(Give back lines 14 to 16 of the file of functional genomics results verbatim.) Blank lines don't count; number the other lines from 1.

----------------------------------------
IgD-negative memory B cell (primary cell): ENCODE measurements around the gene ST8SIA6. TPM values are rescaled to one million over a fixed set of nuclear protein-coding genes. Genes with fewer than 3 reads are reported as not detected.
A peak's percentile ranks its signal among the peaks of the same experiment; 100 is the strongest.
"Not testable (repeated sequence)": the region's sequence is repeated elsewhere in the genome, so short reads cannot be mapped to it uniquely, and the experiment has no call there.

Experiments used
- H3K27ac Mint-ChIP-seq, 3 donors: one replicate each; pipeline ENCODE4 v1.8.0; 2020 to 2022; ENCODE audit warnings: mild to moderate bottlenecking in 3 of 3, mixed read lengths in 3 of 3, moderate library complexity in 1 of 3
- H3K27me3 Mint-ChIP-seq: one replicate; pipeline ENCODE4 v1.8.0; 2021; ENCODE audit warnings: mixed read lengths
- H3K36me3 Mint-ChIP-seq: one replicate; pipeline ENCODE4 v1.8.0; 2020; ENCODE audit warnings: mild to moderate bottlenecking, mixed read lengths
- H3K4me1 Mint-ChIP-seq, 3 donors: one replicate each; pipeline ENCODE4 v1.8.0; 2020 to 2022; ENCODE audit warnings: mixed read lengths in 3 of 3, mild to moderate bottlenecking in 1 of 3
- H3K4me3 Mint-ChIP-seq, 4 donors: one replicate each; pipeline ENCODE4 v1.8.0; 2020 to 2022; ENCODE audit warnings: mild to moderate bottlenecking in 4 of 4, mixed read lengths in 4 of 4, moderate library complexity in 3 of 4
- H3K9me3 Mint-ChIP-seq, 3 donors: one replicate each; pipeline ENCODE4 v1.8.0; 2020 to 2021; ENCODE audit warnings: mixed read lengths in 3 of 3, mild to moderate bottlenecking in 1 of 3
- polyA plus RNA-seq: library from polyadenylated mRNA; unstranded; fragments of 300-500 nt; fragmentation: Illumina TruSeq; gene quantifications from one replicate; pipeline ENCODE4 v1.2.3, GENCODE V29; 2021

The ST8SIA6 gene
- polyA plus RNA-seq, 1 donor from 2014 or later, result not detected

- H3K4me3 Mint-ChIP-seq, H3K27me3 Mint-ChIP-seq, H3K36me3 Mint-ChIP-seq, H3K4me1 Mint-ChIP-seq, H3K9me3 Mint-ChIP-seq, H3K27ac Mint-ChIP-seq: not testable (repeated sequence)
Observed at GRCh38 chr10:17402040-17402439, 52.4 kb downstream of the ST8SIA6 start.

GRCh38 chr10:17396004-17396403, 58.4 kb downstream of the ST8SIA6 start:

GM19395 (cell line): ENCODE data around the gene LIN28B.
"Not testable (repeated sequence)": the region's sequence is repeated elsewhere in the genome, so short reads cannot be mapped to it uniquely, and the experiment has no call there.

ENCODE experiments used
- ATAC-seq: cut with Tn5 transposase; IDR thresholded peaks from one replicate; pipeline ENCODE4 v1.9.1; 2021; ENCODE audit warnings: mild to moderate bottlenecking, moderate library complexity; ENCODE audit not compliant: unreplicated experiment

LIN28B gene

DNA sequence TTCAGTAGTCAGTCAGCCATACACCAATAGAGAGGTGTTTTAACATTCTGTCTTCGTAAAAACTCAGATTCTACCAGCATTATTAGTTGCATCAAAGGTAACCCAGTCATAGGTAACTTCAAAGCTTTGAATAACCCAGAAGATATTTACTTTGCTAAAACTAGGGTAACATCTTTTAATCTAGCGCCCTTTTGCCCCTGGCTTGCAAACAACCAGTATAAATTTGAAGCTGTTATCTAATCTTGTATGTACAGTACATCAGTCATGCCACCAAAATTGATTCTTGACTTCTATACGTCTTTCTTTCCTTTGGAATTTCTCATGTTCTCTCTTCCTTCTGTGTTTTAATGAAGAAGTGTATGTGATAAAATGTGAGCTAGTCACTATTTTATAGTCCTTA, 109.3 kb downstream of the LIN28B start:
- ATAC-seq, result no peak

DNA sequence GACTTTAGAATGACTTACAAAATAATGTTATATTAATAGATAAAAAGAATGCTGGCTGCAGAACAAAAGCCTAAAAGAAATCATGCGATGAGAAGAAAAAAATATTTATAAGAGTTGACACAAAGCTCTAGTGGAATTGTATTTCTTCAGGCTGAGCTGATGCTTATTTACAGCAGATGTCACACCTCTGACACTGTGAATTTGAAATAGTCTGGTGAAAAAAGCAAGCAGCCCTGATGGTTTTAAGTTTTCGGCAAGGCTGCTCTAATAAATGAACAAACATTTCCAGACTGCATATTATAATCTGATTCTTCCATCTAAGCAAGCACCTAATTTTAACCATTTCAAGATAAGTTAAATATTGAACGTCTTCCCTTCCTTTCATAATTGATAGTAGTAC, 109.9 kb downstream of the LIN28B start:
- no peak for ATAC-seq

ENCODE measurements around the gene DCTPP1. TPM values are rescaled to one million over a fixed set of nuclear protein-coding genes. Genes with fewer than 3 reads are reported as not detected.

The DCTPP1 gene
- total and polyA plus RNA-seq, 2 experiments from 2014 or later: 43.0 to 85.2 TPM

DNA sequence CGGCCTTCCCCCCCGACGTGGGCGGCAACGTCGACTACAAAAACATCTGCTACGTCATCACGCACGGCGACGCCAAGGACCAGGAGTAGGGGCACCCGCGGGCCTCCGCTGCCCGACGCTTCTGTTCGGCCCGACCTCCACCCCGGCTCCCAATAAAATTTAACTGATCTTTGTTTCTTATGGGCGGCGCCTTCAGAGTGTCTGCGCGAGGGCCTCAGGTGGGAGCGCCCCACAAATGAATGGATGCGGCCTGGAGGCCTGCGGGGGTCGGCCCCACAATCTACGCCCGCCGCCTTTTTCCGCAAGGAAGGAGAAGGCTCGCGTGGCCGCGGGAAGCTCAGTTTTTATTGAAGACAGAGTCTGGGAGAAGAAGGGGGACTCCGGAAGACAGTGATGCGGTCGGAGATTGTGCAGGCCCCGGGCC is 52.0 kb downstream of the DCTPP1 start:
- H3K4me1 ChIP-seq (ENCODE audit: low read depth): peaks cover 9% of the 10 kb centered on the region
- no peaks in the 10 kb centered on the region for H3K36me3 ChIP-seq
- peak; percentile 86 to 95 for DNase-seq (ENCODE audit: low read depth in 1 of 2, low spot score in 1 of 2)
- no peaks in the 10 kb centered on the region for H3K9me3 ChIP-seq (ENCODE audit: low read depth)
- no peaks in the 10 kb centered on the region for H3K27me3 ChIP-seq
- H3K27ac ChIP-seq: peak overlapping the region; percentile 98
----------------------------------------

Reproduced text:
- H3K4me3 Mint-ChIP-seq, H3K27me3 Mint-ChIP-seq, H3K36me3 Mint-ChIP-seq, H3K4me1 Mint-ChIP-seq, H3K9me3 Mint-ChIP-seq, H3K27ac Mint-ChIP-seq: not testable (repeated sequence)
Observed at GRCh38 chr10:17402040-17402439, 52.4 kb downstream of the ST8SIA6 start.

GRCh38 chr10:17396004-17396403, 58.4 kb downstream of the ST8SIA6 start: